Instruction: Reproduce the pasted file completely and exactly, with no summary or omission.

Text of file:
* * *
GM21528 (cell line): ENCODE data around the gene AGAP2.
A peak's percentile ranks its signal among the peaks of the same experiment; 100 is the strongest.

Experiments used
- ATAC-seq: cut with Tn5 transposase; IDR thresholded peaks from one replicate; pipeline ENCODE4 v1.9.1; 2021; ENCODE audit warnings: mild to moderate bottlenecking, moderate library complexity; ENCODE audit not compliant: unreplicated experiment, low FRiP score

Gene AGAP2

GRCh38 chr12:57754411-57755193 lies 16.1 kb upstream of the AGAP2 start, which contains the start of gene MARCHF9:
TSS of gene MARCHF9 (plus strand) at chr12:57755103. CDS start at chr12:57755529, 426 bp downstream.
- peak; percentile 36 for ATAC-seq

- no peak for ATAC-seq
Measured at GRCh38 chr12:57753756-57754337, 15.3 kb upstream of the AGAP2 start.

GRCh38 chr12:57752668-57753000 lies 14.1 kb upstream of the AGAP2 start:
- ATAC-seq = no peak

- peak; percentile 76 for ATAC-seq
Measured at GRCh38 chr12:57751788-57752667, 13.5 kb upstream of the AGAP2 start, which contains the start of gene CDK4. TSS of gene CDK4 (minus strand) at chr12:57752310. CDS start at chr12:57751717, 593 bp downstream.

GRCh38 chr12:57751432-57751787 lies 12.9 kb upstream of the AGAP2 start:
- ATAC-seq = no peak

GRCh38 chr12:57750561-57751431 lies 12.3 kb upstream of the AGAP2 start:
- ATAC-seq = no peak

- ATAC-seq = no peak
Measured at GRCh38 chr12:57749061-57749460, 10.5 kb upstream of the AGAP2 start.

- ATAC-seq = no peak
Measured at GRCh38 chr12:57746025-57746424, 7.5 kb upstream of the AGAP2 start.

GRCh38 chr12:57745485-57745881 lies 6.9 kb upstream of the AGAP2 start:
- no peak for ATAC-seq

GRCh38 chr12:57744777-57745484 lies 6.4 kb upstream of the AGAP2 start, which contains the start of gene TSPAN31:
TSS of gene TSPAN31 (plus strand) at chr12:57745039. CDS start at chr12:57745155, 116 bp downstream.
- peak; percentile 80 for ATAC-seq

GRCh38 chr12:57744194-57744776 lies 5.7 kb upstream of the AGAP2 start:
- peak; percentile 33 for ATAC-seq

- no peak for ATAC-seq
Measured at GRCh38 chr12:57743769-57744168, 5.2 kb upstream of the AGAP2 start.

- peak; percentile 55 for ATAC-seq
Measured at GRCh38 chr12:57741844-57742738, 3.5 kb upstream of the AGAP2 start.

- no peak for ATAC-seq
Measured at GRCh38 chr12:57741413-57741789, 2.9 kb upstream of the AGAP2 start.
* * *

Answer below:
GM21528 (cell line): ENCODE data around the gene AGAP2.
A peak's percentile ranks its signal among the peaks of the same experiment; 100 is the strongest.

Experiments used
- ATAC-seq: cut with Tn5 transposase; IDR thresholded peaks from one replicate; pipeline ENCODE4 v1.9.1; 2021; ENCODE audit warnings: mild to moderate bottlenecking, moderate library complexity; ENCODE audit not compliant: unreplicated experiment, low FRiP score

Gene AGAP2

GRCh38 chr12:57754411-57755193 lies 16.1 kb upstream of the AGAP2 start, which contains the start of gene MARCHF9:
TSS of gene MARCHF9 (plus strand) at chr12:57755103. CDS start at chr12:57755529, 426 bp downstream.
- peak; percentile 36 for ATAC-seq

- no peak for ATAC-seq
Measured at GRCh38 chr12:57753756-57754337, 15.3 kb upstream of the AGAP2 start.

GRCh38 chr12:57752668-57753000 lies 14.1 kb upstream of the AGAP2 start:
- ATAC-seq = no peak

- peak; percentile 76 for ATAC-seq
Measured at GRCh38 chr12:57751788-57752667, 13.5 kb upstream of the AGAP2 start, which contains the start of gene CDK4. TSS of gene CDK4 (minus strand) at chr12:57752310. CDS start at chr12:57751717, 593 bp downstream.

GRCh38 chr12:57751432-57751787 lies 12.9 kb upstream of the AGAP2 start:
- ATAC-seq = no peak

GRCh38 chr12:57750561-57751431 lies 12.3 kb upstream of the AGAP2 start:
- ATAC-seq = no peak

- ATAC-seq = no peak
Measured at GRCh38 chr12:57749061-57749460, 10.5 kb upstream of the AGAP2 start.

- ATAC-seq = no peak
Measured at GRCh38 chr12:57746025-57746424, 7.5 kb upstream of the AGAP2 start.

GRCh38 chr12:57745485-57745881 lies 6.9 kb upstream of the AGAP2 start:
- no peak for ATAC-seq

GRCh38 chr12:57744777-57745484 lies 6.4 kb upstream of the AGAP2 start, which contains the start of gene TSPAN31:
TSS of gene TSPAN31 (plus strand) at chr12:57745039. CDS start at chr12:57745155, 116 bp downstream.
- peak; percentile 80 for ATAC-seq

GRCh38 chr12:57744194-57744776 lies 5.7 kb upstream of the AGAP2 start:
- peak; percentile 33 for ATAC-seq

- no peak for ATAC-seq
Measured at GRCh38 chr12:57743769-57744168, 5.2 kb upstream of the AGAP2 start.

- peak; percentile 55 for ATAC-seq
Measured at GRCh38 chr12:57741844-57742738, 3.5 kb upstream of the AGAP2 start.

- no peak for ATAC-seq
Measured at GRCh38 chr12:57741413-57741789, 2.9 kb upstream of the AGAP2 start.